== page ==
Turtles all the way down -book review


I found this book from one of those adverts that pop up on Instagram. The algorithm has worked out I like reading, and regularly suggests books for me. This one intrigued me: it was advertised using its own downloadable colouring sheet.

Turtles all the way down is categorised as young people’s fiction, but don’t let that put you off. The main character, Aza, is a sixteen year old high school student in the USA. This is the story of Aza and her friends, and how the mystery of the disappearance of a local millionaire businessman is solved.

So far, so simple. What makes this book is that Aza lives with anxiety and intrusive thoughts. It is an eloquent description of her experience, and the impact anxiety  and intrusive thoughts have on her life.

Aza explains about her thinking and her sense of self “…it’s just an invasive. Everyone has them. But you can’t shut yours up. Since you’ve had a reasonable amount of cognitive behavioral therapy, you can tell yourself,  I am not my thoughts, even though deep down you’re not sure exactly what that makes you.” p46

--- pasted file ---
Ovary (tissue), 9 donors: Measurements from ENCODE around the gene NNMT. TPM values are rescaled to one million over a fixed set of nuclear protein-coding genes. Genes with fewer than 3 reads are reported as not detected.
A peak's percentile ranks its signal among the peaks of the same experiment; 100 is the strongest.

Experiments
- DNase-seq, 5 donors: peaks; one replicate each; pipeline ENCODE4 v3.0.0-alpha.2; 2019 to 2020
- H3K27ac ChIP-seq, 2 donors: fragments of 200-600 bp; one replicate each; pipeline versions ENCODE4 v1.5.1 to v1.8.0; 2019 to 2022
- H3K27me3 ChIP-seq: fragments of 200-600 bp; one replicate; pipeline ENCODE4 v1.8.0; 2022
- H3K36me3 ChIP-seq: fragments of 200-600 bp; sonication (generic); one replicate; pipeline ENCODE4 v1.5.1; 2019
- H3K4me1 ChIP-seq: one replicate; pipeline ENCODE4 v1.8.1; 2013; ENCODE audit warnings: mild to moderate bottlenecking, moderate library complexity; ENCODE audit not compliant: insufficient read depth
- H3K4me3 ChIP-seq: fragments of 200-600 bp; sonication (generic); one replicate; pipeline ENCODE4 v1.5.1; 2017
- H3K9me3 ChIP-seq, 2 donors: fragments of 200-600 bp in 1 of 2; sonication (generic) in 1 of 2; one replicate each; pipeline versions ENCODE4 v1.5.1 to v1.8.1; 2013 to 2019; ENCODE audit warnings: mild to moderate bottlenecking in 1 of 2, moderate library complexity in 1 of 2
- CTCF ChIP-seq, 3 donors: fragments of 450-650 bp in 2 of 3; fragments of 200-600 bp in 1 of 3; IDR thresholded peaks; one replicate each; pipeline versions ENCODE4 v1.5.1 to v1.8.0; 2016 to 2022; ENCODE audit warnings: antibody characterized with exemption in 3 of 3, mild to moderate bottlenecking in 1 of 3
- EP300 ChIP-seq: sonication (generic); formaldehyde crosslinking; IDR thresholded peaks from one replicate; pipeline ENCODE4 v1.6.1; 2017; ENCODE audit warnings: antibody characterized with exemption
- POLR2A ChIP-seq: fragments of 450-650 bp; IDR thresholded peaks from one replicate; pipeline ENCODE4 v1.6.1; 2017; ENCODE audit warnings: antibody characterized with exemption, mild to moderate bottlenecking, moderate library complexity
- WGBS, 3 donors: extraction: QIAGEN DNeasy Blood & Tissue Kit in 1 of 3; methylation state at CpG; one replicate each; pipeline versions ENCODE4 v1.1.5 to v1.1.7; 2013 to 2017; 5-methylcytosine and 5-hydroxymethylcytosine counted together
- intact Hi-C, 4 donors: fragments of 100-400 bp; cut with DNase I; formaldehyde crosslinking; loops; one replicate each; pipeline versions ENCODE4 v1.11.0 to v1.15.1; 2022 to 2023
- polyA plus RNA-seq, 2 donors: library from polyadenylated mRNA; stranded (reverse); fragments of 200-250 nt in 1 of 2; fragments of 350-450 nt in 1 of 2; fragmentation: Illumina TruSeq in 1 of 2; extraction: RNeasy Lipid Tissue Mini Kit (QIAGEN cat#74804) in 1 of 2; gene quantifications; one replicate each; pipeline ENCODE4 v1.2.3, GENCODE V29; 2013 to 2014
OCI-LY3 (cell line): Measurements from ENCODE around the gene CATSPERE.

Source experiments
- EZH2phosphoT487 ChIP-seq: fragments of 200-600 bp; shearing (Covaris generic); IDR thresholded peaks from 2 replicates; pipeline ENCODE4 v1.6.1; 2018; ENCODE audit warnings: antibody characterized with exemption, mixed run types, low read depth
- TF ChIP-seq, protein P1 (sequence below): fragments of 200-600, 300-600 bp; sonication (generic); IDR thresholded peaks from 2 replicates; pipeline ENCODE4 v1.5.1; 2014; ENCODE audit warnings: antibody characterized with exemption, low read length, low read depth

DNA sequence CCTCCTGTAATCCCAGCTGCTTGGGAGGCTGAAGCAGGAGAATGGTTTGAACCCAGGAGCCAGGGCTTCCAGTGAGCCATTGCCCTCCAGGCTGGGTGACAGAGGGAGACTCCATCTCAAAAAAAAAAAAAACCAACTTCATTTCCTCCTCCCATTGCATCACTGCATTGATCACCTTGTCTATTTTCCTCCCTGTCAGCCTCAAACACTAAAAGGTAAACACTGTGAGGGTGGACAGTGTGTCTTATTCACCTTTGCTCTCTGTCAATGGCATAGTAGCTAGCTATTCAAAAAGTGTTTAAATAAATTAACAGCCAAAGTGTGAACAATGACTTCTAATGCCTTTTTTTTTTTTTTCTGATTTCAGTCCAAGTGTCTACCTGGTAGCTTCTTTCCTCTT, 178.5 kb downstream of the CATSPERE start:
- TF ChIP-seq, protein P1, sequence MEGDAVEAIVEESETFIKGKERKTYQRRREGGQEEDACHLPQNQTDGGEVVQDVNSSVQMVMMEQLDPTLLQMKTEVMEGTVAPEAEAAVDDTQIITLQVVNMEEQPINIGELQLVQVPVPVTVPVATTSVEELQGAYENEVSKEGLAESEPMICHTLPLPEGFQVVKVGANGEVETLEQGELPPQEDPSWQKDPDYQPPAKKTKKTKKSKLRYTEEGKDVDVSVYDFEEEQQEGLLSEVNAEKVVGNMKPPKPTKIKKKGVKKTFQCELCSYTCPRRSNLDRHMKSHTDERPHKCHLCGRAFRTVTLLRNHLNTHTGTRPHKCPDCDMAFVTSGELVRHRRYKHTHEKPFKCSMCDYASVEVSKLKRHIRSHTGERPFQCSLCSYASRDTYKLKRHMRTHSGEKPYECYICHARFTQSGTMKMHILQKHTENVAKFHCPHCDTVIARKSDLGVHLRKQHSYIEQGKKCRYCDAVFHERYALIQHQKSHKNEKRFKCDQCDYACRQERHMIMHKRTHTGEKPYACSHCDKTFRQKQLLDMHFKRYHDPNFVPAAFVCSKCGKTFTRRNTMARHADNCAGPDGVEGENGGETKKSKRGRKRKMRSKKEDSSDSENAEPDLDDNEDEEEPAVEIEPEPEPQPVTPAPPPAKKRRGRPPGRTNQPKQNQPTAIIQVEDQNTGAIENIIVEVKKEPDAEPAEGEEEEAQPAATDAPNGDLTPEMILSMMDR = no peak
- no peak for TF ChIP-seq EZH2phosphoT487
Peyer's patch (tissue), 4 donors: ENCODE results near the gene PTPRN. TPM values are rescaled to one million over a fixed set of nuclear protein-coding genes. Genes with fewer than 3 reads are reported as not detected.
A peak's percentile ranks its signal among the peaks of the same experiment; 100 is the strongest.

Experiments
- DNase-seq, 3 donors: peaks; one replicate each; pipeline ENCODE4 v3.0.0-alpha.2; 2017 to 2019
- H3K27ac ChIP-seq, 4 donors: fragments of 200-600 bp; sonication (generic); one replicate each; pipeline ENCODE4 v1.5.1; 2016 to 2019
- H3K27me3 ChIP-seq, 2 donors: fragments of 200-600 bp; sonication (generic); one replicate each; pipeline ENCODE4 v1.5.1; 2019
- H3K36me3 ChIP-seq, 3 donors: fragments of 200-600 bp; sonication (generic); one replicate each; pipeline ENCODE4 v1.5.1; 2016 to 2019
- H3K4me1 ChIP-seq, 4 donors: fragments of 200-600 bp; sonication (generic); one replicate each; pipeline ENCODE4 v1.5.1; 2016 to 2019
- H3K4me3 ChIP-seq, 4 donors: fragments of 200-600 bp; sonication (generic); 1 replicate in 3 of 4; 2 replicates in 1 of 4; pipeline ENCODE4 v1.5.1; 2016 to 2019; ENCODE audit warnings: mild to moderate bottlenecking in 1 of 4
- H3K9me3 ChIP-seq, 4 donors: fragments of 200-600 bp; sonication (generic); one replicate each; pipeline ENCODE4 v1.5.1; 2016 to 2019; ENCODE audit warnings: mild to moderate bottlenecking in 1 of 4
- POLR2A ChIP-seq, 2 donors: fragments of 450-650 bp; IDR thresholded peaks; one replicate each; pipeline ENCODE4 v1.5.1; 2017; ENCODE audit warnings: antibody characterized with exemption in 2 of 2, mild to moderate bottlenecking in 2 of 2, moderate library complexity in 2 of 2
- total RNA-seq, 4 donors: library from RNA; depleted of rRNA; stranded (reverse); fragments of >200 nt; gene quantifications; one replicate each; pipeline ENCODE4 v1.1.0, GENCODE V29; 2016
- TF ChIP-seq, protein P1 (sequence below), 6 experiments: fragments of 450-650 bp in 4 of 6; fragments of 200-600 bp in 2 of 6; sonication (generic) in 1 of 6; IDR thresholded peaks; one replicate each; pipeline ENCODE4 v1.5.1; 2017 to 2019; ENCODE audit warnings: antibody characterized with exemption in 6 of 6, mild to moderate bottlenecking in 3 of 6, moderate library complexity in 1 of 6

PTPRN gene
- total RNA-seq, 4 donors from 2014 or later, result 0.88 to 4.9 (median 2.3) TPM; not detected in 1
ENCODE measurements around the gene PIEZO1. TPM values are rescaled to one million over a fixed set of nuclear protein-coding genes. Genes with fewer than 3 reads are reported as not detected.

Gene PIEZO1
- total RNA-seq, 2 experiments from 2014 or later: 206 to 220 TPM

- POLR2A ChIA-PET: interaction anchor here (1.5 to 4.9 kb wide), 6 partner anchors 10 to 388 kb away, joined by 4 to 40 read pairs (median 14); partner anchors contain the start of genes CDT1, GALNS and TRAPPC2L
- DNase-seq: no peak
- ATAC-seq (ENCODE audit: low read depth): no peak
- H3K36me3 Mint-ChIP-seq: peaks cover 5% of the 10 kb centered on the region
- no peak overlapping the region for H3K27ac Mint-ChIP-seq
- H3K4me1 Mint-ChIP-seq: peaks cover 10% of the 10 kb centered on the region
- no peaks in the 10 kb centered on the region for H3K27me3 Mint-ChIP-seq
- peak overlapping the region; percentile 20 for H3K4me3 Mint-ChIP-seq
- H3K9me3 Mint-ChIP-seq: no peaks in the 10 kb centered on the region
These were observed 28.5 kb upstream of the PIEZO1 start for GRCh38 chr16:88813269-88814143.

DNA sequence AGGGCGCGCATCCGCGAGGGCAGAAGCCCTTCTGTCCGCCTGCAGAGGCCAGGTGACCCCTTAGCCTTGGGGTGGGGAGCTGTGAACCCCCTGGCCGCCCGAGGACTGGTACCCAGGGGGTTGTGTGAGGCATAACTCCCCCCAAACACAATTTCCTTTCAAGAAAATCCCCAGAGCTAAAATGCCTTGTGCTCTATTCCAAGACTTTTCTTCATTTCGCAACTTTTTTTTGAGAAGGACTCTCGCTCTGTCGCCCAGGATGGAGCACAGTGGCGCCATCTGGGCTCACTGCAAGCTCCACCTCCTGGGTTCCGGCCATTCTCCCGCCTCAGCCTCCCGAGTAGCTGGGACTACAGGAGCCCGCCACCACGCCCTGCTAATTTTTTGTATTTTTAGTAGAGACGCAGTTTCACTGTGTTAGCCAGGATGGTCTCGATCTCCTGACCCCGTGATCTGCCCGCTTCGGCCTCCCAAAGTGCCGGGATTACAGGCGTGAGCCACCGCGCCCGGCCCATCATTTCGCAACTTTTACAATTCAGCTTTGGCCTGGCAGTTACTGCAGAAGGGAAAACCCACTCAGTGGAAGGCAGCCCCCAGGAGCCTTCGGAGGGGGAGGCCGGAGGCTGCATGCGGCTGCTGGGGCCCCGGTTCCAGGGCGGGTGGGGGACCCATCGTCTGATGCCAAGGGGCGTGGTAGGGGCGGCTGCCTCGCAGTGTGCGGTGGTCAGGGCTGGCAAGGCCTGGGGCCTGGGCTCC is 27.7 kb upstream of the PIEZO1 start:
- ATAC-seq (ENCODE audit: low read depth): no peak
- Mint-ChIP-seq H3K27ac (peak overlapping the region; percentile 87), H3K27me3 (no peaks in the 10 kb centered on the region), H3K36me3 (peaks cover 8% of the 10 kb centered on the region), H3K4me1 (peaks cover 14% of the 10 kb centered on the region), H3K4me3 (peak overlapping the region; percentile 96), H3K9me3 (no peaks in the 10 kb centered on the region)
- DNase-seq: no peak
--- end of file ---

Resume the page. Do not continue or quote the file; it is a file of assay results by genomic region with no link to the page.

Aza’s mum is sympathetically portrayed, as a woman who has a deep desire to help her daughter, but steps back from taking over her life and respects her choices. She is often conflicted, gets things wrong, but is ultimately there for her daughter.

Her friendships are also explored, particularly with best friend Daisy who writes Star Wars fan fiction.  Aza’s anxiety puts a strain on the relationship neither of them wants, and honesty and openness about feelings helps overcome this.  Her relationship with Davis helps her express some of her deepest fears. She fears rejection by him, but he is open and accepting, having experienced his own losses and difficulties.

The therapist who Aza sees regularly is shown as a concerned and empathic person, exploring Aza’s concerns about her identity and the focus on bacteria and infection that limits her behaviour.

It is a book about living with anxiety and intrusive thoughts that has a hopeful message: this stuff is hard, but life is possible. It is the support of family, friends, and therapists conducted with empathy, openness and honesty that makes the difference.

Turtles all the way down is written by John Green and published by Penguin Books 2017

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